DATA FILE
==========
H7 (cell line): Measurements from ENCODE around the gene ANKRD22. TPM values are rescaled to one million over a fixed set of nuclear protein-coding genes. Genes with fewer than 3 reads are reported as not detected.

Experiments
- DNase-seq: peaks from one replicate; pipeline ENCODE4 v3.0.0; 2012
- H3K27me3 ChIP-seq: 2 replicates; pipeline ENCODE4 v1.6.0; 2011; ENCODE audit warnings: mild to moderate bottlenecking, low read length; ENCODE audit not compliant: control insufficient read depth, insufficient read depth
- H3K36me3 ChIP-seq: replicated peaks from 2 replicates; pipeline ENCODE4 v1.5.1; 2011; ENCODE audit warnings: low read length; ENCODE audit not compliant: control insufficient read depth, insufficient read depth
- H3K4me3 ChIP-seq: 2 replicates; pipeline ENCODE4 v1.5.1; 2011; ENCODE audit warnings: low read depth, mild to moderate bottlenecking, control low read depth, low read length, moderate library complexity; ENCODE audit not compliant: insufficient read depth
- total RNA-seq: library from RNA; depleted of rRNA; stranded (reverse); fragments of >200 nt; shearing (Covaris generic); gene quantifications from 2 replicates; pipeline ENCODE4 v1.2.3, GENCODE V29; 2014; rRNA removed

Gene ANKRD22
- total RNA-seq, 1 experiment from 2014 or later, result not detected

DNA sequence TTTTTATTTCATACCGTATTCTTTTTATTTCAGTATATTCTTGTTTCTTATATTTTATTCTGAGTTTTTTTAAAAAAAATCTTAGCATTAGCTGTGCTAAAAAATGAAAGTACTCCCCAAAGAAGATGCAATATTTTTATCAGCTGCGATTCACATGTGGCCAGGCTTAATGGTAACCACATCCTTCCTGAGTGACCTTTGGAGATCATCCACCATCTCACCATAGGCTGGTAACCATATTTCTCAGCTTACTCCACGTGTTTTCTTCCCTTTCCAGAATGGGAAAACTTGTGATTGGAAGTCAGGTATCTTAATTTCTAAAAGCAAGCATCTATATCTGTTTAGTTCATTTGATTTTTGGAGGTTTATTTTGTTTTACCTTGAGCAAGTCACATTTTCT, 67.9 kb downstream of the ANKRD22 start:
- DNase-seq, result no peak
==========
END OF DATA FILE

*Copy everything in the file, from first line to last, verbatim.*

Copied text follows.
H7 (cell line): Measurements from ENCODE around the gene ANKRD22. TPM values are rescaled to one million over a fixed set of nuclear protein-coding genes. Genes with fewer than 3 reads are reported as not detected.

Experiments
- DNase-seq: peaks from one replicate; pipeline ENCODE4 v3.0.0; 2012
- H3K27me3 ChIP-seq: 2 replicates; pipeline ENCODE4 v1.6.0; 2011; ENCODE audit warnings: mild to moderate bottlenecking, low read length; ENCODE audit not compliant: control insufficient read depth, insufficient read depth
- H3K36me3 ChIP-seq: replicated peaks from 2 replicates; pipeline ENCODE4 v1.5.1; 2011; ENCODE audit warnings: low read length; ENCODE audit not compliant: control insufficient read depth, insufficient read depth
- H3K4me3 ChIP-seq: 2 replicates; pipeline ENCODE4 v1.5.1; 2011; ENCODE audit warnings: low read depth, mild to moderate bottlenecking, control low read depth, low read length, moderate library complexity; ENCODE audit not compliant: insufficient read depth
- total RNA-seq: library from RNA; depleted of rRNA; stranded (reverse); fragments of >200 nt; shearing (Covaris generic); gene quantifications from 2 replicates; pipeline ENCODE4 v1.2.3, GENCODE V29; 2014; rRNA removed

Gene ANKRD22
- total RNA-seq, 1 experiment from 2014 or later, result not detected

DNA sequence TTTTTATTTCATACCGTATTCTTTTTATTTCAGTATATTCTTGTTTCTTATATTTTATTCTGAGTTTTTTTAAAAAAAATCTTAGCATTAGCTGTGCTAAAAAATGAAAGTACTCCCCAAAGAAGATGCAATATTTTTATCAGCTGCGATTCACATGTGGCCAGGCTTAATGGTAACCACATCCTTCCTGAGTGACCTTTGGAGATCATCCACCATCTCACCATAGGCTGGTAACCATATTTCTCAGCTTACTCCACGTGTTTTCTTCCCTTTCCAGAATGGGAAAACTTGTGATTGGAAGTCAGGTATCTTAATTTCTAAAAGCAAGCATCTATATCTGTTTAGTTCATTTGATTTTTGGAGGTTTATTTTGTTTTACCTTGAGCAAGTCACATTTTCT, 67.9 kb downstream of the ANKRD22 start:
- DNase-seq, result no peak